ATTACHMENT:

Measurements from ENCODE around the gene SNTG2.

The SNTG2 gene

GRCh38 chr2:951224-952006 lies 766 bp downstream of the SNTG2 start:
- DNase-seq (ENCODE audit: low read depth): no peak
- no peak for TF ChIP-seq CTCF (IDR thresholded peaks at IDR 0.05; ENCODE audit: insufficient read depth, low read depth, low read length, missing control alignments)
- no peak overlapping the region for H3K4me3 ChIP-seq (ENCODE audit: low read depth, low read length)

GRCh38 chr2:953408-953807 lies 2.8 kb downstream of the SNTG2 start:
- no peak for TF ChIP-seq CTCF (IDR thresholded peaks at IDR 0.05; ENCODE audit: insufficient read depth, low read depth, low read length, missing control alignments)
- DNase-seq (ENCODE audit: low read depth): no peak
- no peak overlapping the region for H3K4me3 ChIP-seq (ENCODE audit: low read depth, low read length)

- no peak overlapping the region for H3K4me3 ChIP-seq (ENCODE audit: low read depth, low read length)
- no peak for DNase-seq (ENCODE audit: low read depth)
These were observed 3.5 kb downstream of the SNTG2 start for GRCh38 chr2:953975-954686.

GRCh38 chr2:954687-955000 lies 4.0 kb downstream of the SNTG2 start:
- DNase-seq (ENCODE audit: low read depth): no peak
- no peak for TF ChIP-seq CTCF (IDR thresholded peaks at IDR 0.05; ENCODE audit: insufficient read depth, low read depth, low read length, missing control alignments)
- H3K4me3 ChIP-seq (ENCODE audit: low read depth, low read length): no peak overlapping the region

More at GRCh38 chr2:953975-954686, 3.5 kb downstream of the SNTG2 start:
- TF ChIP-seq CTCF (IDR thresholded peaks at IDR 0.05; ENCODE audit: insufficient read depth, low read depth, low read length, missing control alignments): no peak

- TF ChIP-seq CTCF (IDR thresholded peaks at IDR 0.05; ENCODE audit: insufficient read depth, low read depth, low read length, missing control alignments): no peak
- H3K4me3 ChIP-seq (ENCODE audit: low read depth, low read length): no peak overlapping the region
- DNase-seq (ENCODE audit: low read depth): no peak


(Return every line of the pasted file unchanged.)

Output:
Measurements from ENCODE around the gene SNTG2.

The SNTG2 gene

GRCh38 chr2:951224-952006 lies 766 bp downstream of the SNTG2 start:
- DNase-seq (ENCODE audit: low read depth): no peak
- no peak for TF ChIP-seq CTCF (IDR thresholded peaks at IDR 0.05; ENCODE audit: insufficient read depth, low read depth, low read length, missing control alignments)
- no peak overlapping the region for H3K4me3 ChIP-seq (ENCODE audit: low read depth, low read length)

GRCh38 chr2:953408-953807 lies 2.8 kb downstream of the SNTG2 start:
- no peak for TF ChIP-seq CTCF (IDR thresholded peaks at IDR 0.05; ENCODE audit: insufficient read depth, low read depth, low read length, missing control alignments)
- DNase-seq (ENCODE audit: low read depth): no peak
- no peak overlapping the region for H3K4me3 ChIP-seq (ENCODE audit: low read depth, low read length)

- no peak overlapping the region for H3K4me3 ChIP-seq (ENCODE audit: low read depth, low read length)
- no peak for DNase-seq (ENCODE audit: low read depth)
These were observed 3.5 kb downstream of the SNTG2 start for GRCh38 chr2:953975-954686.

GRCh38 chr2:954687-955000 lies 4.0 kb downstream of the SNTG2 start:
- DNase-seq (ENCODE audit: low read depth): no peak
- no peak for TF ChIP-seq CTCF (IDR thresholded peaks at IDR 0.05; ENCODE audit: insufficient read depth, low read depth, low read length, missing control alignments)
- H3K4me3 ChIP-seq (ENCODE audit: low read depth, low read length): no peak overlapping the region

More at GRCh38 chr2:953975-954686, 3.5 kb downstream of the SNTG2 start:
- TF ChIP-seq CTCF (IDR thresholded peaks at IDR 0.05; ENCODE audit: insufficient read depth, low read depth, low read length, missing control alignments): no peak

- TF ChIP-seq CTCF (IDR thresholded peaks at IDR 0.05; ENCODE audit: insufficient read depth, low read depth, low read length, missing control alignments): no peak
- H3K4me3 ChIP-seq (ENCODE audit: low read depth, low read length): no peak overlapping the region
- DNase-seq (ENCODE audit: low read depth): no peak